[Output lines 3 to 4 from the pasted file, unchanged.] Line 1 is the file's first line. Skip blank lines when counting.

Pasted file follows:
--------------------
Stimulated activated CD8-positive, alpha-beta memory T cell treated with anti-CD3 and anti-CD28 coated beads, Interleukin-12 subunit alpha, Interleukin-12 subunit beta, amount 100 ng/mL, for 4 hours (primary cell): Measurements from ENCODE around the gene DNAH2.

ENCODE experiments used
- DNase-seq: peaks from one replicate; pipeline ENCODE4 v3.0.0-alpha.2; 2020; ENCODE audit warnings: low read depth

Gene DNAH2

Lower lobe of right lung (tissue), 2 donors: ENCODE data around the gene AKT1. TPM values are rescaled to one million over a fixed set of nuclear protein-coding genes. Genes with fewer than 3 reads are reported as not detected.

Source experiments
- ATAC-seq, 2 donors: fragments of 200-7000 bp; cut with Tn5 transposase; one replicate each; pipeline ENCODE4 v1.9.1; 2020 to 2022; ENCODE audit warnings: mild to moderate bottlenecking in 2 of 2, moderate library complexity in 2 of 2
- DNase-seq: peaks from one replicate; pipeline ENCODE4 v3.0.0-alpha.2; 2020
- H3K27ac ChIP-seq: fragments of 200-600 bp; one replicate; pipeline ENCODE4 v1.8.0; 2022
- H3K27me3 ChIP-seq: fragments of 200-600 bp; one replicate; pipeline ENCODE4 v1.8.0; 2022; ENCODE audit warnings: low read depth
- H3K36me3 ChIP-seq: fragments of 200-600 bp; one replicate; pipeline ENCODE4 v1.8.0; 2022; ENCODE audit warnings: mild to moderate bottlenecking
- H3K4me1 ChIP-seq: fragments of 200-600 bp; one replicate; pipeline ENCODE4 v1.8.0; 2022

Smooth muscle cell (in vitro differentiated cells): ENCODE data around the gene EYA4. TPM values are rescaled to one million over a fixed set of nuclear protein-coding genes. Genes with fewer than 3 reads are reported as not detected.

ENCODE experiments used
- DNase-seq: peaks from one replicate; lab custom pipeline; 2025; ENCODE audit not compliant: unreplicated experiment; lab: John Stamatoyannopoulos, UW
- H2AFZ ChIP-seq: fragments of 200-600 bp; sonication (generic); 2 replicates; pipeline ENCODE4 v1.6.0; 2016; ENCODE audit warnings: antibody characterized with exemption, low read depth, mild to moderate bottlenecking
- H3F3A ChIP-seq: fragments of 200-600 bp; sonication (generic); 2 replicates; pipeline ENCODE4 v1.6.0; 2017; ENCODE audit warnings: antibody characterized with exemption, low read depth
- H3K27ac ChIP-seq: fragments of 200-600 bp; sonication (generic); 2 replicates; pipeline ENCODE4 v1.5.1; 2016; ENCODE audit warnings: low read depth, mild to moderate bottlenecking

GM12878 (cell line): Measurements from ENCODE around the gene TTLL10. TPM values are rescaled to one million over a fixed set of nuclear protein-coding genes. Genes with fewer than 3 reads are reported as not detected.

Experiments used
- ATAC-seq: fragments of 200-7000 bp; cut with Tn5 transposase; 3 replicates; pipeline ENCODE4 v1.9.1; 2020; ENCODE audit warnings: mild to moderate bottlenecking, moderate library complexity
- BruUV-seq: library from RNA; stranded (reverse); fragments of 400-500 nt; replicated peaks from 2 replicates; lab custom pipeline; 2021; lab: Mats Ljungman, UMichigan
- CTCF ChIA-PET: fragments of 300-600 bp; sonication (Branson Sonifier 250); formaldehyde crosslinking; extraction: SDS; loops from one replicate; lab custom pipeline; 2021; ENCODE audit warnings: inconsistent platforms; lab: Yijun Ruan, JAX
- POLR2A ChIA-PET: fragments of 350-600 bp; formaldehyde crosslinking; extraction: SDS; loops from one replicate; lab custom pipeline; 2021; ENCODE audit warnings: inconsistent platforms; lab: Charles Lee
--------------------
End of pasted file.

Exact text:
- DNase-seq: peaks from one replicate; pipeline ENCODE4 v3.0.0-alpha.2; 2020; ENCODE audit warnings: low read depth

Gene DNAH2